And obviously, "Cal" is a made-up character as a bad metaphor in a terrible story.

But the idea that there's some way that life can rob you of everything valuable and leave you with nothing - nothing - to show for it...

That's real.

Most of us at least know someone who has tasted some experiences like this.

Whether "Cal" was alcohol, cocaine, crack, heroin, painkillers, opioids, or any number of things, and the metaphor isn't entirely off base.

There seem to be certain turns of events in life that rob you of everything valuable in life.

But this can be revealing.

It can be revealing if we turn this trick against itself.

In the above scenario, there are circumstances where life seems to rob us of everything valuable. We've probably seen it happen with others, we've probably tasted it to some degree ourselves.

But maybe this exposes something crucial about the game of life we're all playing: that it's possible to lose everything. And your objective, therefore, is the opposite.

Does that make sense?

If it's possible to make a terrible deal - like your interaction with Cal - then it must also possible to make a great deal. Because, apparently, the game is about making deals like this.

This little segue is just a small fable to illustrate that maybe, just maybe, addiction can reveal something really important about life. Namely, that whatever it is - robbing us of everything and leaving us with nothing - we should want, and strive for, the opposite of that.

And the game is real.

So with that said, let's come back to our main point.

The goal of the LiveReal Addiction Arena is simple:

If you consider yourself "addicted" to something - alcohol, drugs, daytime tv - and no longer want to be; or if you just want to understand a little more about what addiction is and how it works...

The LiveReal Addiction Arena is a place designed to help you do that.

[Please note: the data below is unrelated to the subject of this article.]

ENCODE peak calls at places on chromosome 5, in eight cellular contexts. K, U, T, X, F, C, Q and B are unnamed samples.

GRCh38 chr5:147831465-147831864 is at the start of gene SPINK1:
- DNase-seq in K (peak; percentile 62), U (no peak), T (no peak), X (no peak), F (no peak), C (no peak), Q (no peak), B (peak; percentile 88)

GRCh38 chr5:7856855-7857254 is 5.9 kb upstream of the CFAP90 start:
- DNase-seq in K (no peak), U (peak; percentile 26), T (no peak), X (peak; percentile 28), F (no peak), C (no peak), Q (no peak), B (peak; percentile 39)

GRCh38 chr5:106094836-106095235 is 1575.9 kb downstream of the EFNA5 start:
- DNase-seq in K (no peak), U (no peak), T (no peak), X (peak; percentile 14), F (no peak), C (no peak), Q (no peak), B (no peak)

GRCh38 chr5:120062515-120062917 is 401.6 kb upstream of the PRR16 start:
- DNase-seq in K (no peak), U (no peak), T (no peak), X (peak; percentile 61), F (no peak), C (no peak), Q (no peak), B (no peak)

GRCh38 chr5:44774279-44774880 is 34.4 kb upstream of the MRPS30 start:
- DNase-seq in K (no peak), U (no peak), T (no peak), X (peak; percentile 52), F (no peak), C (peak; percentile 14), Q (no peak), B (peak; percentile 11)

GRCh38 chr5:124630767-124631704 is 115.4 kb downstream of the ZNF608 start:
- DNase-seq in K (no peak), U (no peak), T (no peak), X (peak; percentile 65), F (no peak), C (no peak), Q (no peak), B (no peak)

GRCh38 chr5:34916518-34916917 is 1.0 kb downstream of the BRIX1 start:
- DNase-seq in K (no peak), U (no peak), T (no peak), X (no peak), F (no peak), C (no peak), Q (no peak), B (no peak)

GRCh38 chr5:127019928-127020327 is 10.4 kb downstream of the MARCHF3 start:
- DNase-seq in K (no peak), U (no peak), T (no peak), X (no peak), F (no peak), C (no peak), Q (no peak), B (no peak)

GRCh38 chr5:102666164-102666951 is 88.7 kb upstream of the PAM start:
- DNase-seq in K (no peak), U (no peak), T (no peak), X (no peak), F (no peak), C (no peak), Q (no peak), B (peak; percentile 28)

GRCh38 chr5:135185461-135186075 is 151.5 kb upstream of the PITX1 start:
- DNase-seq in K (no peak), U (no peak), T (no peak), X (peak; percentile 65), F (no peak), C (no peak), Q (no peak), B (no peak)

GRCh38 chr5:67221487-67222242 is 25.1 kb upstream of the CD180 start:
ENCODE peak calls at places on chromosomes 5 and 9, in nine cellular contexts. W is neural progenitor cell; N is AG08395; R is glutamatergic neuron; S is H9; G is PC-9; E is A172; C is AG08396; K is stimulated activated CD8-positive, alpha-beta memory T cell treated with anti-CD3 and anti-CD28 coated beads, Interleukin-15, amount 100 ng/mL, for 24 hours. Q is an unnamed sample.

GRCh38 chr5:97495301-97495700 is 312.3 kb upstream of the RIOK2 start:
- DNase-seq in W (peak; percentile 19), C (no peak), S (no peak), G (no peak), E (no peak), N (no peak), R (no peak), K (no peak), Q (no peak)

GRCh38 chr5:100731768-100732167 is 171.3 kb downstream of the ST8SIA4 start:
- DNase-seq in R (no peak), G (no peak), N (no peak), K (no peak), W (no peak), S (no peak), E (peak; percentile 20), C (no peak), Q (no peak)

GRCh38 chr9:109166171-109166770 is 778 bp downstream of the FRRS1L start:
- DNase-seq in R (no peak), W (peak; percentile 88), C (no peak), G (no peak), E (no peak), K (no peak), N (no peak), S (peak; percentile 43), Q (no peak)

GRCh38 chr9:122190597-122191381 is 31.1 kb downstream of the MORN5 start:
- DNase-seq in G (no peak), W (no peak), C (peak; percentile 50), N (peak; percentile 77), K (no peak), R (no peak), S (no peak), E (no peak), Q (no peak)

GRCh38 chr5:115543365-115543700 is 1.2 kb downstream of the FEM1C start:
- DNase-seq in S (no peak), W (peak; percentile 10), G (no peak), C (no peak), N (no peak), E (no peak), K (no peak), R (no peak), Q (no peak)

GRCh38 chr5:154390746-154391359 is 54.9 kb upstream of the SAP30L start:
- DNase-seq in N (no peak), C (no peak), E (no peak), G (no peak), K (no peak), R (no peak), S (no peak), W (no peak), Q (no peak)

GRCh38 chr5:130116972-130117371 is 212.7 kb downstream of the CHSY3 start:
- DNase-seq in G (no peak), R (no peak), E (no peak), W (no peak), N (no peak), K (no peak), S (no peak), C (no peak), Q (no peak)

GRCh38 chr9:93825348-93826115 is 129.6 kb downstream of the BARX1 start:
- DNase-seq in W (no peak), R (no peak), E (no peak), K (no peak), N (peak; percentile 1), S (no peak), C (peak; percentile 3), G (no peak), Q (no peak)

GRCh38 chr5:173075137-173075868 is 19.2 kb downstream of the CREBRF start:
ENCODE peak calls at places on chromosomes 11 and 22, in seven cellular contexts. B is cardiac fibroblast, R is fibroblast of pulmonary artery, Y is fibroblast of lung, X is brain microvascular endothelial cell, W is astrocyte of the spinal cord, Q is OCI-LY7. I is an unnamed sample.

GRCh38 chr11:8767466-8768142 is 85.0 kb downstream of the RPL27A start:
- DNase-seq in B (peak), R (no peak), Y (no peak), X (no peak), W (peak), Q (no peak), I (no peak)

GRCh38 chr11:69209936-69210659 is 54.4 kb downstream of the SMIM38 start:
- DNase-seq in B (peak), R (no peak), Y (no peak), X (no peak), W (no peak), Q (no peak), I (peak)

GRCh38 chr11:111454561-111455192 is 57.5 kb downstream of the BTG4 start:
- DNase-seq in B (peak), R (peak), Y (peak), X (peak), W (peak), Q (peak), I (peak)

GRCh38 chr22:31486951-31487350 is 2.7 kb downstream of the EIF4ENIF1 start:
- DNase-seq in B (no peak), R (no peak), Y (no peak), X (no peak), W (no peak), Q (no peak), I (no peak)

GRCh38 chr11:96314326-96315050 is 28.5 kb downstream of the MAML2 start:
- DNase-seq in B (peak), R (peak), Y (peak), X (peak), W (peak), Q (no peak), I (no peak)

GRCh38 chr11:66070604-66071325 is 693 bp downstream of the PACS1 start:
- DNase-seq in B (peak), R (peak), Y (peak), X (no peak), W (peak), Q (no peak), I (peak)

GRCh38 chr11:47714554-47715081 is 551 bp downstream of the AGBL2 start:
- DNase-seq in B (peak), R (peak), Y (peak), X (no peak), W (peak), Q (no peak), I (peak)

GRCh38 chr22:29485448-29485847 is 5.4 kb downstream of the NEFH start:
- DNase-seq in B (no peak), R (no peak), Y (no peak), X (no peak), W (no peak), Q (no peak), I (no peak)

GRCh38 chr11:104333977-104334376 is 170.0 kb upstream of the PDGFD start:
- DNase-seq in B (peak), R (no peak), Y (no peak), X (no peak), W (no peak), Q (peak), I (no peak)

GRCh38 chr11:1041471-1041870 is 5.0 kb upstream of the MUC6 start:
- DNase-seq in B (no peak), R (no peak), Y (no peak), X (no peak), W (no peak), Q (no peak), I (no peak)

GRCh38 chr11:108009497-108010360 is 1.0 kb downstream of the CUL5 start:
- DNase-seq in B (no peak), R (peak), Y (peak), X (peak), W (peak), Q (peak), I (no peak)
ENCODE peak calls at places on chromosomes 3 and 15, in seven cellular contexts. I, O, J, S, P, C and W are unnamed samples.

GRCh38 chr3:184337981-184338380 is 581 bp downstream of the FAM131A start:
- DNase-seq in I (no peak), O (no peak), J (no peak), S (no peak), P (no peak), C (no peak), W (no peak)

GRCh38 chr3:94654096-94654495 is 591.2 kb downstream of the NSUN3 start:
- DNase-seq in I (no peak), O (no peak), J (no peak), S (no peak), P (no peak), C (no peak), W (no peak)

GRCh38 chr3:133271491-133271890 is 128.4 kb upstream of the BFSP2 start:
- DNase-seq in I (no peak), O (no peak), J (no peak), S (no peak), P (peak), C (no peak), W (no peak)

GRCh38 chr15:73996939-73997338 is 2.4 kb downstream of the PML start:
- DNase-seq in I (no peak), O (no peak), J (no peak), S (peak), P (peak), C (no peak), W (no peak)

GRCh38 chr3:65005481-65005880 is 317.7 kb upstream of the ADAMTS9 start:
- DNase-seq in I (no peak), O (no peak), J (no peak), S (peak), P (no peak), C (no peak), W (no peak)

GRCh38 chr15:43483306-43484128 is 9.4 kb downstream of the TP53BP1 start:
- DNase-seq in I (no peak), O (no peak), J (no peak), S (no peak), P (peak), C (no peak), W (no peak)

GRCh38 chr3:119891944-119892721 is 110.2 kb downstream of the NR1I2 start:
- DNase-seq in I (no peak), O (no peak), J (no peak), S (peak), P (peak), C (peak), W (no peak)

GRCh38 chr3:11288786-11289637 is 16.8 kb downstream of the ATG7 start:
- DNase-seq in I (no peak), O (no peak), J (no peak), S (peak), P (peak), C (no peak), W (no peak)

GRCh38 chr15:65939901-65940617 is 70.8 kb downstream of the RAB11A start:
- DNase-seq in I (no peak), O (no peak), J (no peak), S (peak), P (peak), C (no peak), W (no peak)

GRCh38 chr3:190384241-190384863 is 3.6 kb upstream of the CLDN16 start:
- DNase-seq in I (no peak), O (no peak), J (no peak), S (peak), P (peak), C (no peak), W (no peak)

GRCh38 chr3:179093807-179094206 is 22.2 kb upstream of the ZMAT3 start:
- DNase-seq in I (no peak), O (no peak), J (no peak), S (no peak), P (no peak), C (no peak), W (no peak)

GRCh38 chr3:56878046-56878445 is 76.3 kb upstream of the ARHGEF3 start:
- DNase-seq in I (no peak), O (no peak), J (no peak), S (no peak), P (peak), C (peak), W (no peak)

In this realm, there is no one-size-fits-all universal cure that works for everyone.

In math, you can start with a problem - say 3+2 - and once you find an answer, that answer works for everyone. The only issue is communicating that answer to other folks who haven't solved it yet.

Addictions don't work like that. It's not a matter of merely communicating information or even "answers."

It's much closer to a riddle that every individual has to solve for themselves, that no one can solve for them.

This seems to be a realm where every person truly finds their own way, even if they're supported by others.

That said, there are definitely good tips, pointers, signs, pieces of advice and so on that can help with the process.

We aren't professional addiction counselors, and we aren't trying to replace those.

What we are doing is working to gather the most effective tools, tips and techniques for overcoming addiction into one place, summarize them, communicate them clearly, and make them available to anyone who is interested - especially those who are in the thick of it - so they can arm themselves.

Many folks struggle with addictions come out stronger, clearer, and wiser.

Sometimes the right idea at the right time can turn the tide of an inner battle.

Sometimes, a few decent suggestions can make a positive difference.

Our intention is to do exactly that.